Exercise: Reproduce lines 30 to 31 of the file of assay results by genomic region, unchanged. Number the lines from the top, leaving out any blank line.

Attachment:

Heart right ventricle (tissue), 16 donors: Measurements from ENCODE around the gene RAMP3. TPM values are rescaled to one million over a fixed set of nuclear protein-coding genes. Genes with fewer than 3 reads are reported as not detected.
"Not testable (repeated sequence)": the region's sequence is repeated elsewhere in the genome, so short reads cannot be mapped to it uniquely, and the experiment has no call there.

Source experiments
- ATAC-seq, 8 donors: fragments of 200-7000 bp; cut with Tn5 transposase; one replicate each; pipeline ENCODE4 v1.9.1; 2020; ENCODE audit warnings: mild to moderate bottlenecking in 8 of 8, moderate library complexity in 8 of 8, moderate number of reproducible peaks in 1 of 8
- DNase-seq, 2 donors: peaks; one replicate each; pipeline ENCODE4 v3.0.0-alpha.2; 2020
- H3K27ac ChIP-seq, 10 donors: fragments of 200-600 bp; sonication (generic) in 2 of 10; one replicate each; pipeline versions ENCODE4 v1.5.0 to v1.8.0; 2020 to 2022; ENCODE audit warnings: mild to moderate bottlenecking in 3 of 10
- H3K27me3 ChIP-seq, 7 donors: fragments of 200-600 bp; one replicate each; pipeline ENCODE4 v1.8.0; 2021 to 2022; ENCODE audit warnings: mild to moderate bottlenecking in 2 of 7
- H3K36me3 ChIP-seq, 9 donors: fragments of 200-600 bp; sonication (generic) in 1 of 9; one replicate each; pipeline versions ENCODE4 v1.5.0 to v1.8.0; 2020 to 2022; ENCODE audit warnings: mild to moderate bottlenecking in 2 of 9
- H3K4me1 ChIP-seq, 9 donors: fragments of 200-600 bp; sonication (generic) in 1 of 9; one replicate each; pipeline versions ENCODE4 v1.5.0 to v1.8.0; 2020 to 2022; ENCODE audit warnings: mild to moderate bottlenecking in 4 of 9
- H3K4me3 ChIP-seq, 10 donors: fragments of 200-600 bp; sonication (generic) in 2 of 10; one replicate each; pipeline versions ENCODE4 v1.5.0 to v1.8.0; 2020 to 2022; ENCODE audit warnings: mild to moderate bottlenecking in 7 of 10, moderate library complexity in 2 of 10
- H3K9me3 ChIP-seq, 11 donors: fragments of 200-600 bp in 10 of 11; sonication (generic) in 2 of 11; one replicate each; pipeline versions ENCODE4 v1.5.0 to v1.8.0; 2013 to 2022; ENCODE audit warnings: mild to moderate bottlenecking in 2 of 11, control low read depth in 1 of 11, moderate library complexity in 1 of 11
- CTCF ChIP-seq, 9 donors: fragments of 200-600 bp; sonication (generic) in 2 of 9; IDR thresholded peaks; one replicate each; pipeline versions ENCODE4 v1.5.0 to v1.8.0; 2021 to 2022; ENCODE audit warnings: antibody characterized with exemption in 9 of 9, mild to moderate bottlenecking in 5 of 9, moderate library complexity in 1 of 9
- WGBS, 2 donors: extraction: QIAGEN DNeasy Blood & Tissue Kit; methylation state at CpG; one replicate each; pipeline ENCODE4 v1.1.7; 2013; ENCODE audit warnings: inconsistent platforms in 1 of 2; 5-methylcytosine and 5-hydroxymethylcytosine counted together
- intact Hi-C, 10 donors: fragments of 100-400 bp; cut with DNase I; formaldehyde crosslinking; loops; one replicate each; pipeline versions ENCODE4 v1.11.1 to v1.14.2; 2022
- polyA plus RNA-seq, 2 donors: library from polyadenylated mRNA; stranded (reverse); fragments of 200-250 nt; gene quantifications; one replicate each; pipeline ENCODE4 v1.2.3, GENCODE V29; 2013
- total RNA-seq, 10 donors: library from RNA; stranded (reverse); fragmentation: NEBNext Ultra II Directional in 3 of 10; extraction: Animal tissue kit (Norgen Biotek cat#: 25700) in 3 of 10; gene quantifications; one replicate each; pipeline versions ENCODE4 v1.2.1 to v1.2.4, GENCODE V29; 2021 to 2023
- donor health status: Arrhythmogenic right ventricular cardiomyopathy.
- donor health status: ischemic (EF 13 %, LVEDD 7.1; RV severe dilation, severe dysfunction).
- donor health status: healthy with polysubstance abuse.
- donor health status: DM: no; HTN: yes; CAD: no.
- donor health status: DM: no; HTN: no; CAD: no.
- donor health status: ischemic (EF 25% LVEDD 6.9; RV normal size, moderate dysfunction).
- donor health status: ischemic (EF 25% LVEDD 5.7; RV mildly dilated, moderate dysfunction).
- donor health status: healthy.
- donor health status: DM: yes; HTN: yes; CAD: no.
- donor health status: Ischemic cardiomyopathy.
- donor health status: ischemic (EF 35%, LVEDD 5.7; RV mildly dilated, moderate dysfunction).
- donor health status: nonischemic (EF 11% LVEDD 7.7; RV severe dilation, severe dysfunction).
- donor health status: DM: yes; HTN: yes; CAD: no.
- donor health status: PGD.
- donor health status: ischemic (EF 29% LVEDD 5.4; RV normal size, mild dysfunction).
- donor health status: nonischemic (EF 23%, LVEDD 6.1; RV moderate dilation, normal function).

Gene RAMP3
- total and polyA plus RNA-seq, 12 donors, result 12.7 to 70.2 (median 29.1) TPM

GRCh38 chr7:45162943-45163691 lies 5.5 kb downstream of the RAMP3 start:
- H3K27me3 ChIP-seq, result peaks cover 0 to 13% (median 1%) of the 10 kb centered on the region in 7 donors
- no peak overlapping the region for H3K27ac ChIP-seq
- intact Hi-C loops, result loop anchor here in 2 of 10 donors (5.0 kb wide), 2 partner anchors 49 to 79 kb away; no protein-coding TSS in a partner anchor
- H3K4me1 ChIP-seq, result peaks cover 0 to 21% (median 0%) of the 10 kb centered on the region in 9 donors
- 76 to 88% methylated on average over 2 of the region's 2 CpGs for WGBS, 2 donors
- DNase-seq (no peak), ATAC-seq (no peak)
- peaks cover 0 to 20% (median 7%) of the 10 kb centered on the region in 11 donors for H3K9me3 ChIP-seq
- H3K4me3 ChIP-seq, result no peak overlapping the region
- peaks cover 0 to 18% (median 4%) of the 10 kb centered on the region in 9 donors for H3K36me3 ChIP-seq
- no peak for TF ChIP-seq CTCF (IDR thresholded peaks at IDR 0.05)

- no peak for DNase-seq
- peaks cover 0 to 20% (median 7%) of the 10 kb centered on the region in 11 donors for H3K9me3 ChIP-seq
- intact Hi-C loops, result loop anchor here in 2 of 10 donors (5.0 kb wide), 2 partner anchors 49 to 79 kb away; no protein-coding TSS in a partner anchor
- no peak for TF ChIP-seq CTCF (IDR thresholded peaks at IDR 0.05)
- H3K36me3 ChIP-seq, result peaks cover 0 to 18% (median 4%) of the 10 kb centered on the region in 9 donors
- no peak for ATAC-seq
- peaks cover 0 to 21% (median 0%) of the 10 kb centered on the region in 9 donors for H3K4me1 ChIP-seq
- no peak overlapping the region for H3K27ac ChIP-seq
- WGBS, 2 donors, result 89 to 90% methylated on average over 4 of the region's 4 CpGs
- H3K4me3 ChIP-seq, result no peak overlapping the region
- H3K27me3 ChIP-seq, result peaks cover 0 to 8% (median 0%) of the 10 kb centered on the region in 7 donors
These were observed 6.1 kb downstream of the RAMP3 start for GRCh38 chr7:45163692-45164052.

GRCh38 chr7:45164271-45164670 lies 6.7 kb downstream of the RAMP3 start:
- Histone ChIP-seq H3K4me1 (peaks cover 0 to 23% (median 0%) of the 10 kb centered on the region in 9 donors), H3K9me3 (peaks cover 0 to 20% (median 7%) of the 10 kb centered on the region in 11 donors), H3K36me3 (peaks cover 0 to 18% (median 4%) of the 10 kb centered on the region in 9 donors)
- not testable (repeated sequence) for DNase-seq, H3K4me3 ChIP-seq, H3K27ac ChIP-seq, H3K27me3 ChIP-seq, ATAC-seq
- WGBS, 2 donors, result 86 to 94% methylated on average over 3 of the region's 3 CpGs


- donor health status: PGD.
- donor health status: ischemic (EF 29% LVEDD 5.4; RV normal size, mild dysfunction).